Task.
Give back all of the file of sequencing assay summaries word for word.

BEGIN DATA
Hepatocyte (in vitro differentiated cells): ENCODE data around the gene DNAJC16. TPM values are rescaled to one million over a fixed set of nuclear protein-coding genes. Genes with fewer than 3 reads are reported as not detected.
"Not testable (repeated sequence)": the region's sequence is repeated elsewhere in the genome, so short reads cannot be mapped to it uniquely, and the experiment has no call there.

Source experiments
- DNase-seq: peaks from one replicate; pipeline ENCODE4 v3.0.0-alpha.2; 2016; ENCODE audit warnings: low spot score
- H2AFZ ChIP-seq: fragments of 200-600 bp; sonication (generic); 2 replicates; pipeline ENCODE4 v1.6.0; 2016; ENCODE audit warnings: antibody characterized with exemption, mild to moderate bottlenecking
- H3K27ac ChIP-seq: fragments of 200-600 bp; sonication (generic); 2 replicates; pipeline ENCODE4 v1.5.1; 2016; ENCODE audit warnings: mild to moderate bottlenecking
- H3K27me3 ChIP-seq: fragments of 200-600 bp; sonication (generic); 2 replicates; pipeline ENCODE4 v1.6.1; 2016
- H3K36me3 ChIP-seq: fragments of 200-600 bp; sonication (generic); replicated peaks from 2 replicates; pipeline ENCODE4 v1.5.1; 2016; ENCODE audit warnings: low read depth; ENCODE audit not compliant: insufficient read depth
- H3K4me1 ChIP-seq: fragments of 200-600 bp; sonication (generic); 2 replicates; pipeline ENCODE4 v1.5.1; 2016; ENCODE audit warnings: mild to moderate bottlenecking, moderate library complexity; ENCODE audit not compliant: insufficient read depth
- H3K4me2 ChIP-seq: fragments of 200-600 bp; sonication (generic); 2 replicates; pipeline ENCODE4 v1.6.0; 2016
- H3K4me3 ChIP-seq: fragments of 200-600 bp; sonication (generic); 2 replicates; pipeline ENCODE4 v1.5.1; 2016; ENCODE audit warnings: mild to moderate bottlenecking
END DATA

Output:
Hepatocyte (in vitro differentiated cells): ENCODE data around the gene DNAJC16. TPM values are rescaled to one million over a fixed set of nuclear protein-coding genes. Genes with fewer than 3 reads are reported as not detected.
"Not testable (repeated sequence)": the region's sequence is repeated elsewhere in the genome, so short reads cannot be mapped to it uniquely, and the experiment has no call there.

Source experiments
- DNase-seq: peaks from one replicate; pipeline ENCODE4 v3.0.0-alpha.2; 2016; ENCODE audit warnings: low spot score
- H2AFZ ChIP-seq: fragments of 200-600 bp; sonication (generic); 2 replicates; pipeline ENCODE4 v1.6.0; 2016; ENCODE audit warnings: antibody characterized with exemption, mild to moderate bottlenecking
- H3K27ac ChIP-seq: fragments of 200-600 bp; sonication (generic); 2 replicates; pipeline ENCODE4 v1.5.1; 2016; ENCODE audit warnings: mild to moderate bottlenecking
- H3K27me3 ChIP-seq: fragments of 200-600 bp; sonication (generic); 2 replicates; pipeline ENCODE4 v1.6.1; 2016
- H3K36me3 ChIP-seq: fragments of 200-600 bp; sonication (generic); replicated peaks from 2 replicates; pipeline ENCODE4 v1.5.1; 2016; ENCODE audit warnings: low read depth; ENCODE audit not compliant: insufficient read depth
- H3K4me1 ChIP-seq: fragments of 200-600 bp; sonication (generic); 2 replicates; pipeline ENCODE4 v1.5.1; 2016; ENCODE audit warnings: mild to moderate bottlenecking, moderate library complexity; ENCODE audit not compliant: insufficient read depth
- H3K4me2 ChIP-seq: fragments of 200-600 bp; sonication (generic); 2 replicates; pipeline ENCODE4 v1.6.0; 2016
- H3K4me3 ChIP-seq: fragments of 200-600 bp; sonication (generic); 2 replicates; pipeline ENCODE4 v1.5.1; 2016; ENCODE audit warnings: mild to moderate bottlenecking